If they are truly helpful you will be astonished at how grateful users are and what they are willing to pay.

Here are some pointers where you can start selling your Plugins and Scripts right now:

2. Make money with Material Packs

There are always artists in need of materials they can just drop onto their objects, or use as a starting point for tweaking until it looks perfect.

There are so many different render engines and 3D Packages out today, that the need for specialized materials will stay high in the foreseeable future.

New Render Engines pop up every year, so go convert some existing Materials to make them compatible and sell them in a pack.

3D Material Pack


3. Make money selling Courses on Udemy

Selling Tutorials and Courses on popular learning-platforms can be extremely lucrative. Just take a look at some of these people who have sold a multitude of courses. That particular course has over 10.000 enrollments, at 10$ a pop, that’s quite a sum.

As a 3D Artist, all you need is a Microphone and Camera, some screen recording software, and you’re all set.

Go do some market research to find areas people are interested in, make a plan, structure your tutorial and sign up as a content creator.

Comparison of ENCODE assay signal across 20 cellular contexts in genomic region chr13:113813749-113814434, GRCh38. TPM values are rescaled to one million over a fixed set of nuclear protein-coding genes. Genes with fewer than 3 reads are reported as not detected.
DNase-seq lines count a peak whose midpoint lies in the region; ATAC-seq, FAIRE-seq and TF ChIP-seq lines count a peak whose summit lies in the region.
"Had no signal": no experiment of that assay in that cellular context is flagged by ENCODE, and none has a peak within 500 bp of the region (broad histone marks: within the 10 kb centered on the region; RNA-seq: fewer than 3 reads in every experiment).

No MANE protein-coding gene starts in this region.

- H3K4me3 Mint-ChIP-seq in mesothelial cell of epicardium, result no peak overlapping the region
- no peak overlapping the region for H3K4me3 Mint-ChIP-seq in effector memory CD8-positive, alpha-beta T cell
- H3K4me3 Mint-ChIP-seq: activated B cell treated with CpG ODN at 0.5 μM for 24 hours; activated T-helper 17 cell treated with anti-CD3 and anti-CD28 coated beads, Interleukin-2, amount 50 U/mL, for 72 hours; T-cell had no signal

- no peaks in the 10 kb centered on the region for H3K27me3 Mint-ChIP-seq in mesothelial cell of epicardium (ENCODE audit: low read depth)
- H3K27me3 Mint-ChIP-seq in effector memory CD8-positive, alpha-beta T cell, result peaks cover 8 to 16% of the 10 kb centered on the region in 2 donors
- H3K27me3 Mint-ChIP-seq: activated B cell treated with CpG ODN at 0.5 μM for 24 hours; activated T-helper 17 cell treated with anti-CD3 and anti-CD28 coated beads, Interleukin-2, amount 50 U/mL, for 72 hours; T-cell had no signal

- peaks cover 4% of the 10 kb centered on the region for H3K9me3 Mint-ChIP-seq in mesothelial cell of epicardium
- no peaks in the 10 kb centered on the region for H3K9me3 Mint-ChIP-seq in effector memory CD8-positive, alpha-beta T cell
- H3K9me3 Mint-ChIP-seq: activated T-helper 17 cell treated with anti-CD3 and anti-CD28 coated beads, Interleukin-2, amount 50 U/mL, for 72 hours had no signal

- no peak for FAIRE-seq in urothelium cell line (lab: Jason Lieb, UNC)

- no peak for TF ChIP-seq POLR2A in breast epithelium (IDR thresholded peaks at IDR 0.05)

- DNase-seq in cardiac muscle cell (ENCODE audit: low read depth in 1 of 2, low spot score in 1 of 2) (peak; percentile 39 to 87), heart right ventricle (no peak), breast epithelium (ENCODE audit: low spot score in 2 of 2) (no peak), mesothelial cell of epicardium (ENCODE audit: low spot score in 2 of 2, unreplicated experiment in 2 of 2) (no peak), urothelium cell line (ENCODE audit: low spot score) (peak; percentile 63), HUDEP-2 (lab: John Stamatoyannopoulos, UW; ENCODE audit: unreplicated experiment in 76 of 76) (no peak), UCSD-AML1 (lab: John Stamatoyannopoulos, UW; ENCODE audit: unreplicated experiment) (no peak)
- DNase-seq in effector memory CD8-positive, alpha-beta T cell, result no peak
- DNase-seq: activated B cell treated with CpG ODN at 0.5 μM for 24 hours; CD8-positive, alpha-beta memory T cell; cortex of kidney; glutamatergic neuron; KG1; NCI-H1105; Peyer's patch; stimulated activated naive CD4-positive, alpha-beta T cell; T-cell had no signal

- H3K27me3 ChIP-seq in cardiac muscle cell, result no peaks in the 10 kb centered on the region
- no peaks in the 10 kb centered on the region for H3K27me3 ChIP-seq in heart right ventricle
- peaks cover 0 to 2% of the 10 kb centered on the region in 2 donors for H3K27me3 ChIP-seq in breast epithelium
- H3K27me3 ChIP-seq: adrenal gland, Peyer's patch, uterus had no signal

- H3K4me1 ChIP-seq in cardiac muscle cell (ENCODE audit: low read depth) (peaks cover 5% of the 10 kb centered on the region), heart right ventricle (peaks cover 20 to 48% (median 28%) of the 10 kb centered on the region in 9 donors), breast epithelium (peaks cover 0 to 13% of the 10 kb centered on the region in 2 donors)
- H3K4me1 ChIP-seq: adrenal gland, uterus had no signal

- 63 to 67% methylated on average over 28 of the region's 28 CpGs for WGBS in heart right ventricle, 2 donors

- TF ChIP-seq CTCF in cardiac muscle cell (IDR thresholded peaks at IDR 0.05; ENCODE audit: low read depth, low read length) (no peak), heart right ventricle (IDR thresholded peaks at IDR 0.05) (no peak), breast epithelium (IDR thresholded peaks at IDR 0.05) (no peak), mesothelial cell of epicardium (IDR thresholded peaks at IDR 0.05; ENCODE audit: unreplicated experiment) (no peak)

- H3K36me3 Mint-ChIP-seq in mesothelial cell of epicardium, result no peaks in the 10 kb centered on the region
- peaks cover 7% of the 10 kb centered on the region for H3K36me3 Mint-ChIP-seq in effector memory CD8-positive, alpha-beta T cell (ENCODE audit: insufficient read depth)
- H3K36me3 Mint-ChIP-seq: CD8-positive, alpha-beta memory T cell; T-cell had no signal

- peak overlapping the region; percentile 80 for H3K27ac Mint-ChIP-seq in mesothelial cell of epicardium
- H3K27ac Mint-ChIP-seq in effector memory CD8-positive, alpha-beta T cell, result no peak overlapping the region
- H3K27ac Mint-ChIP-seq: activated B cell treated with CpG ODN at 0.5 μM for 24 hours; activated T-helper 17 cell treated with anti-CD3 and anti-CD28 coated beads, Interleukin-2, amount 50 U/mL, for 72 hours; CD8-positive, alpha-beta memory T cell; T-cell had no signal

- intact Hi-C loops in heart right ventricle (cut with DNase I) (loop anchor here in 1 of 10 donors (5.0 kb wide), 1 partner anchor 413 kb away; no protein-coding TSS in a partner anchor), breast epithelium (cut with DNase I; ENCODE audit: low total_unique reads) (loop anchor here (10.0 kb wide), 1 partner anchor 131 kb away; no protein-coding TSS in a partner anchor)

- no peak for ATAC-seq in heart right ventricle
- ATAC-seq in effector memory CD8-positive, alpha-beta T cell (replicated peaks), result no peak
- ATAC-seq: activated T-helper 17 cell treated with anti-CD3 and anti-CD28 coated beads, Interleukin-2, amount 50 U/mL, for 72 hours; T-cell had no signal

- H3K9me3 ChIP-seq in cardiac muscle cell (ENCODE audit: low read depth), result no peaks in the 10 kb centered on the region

Image-Source: udemy

4. Make money with a 3D Printer

This is a big one. I am not talking about 3D printing your own money, but physical 3D Printed Products that solve problems, that people want and need.

Ever since 3D Printers have become affordable, the 3D Printing Industry has boomed. All you need are some 3D Modeling skills, a 3D Printing service, or an own 3D Printer, and you can print products, 3D Characters, a Nozzle for a Vacuum Cleaner, anything you can imagine, on your own.

You can basically found a startup, set up manufacturing from your home, launch an eCommerce Store and sell products that tackle other people’s major pain-points.

Making money from 3D Printing is as easy as never before.

3d Printing Makerbot


5. Digital Prints and Posters

I am sure there is nothing you’d rather do than just render awesome Images all day long. So why not crank that resolution up a bit, make prints, and sell them online?

You could be making some money on the side right now, with all those renderings gathering dust on your hard-drive.

Start with topics that already have large audiences and interest, like 3D Renderings of Book Characters, TV Series Environments, Memes, Political Figures, anything that you can think of.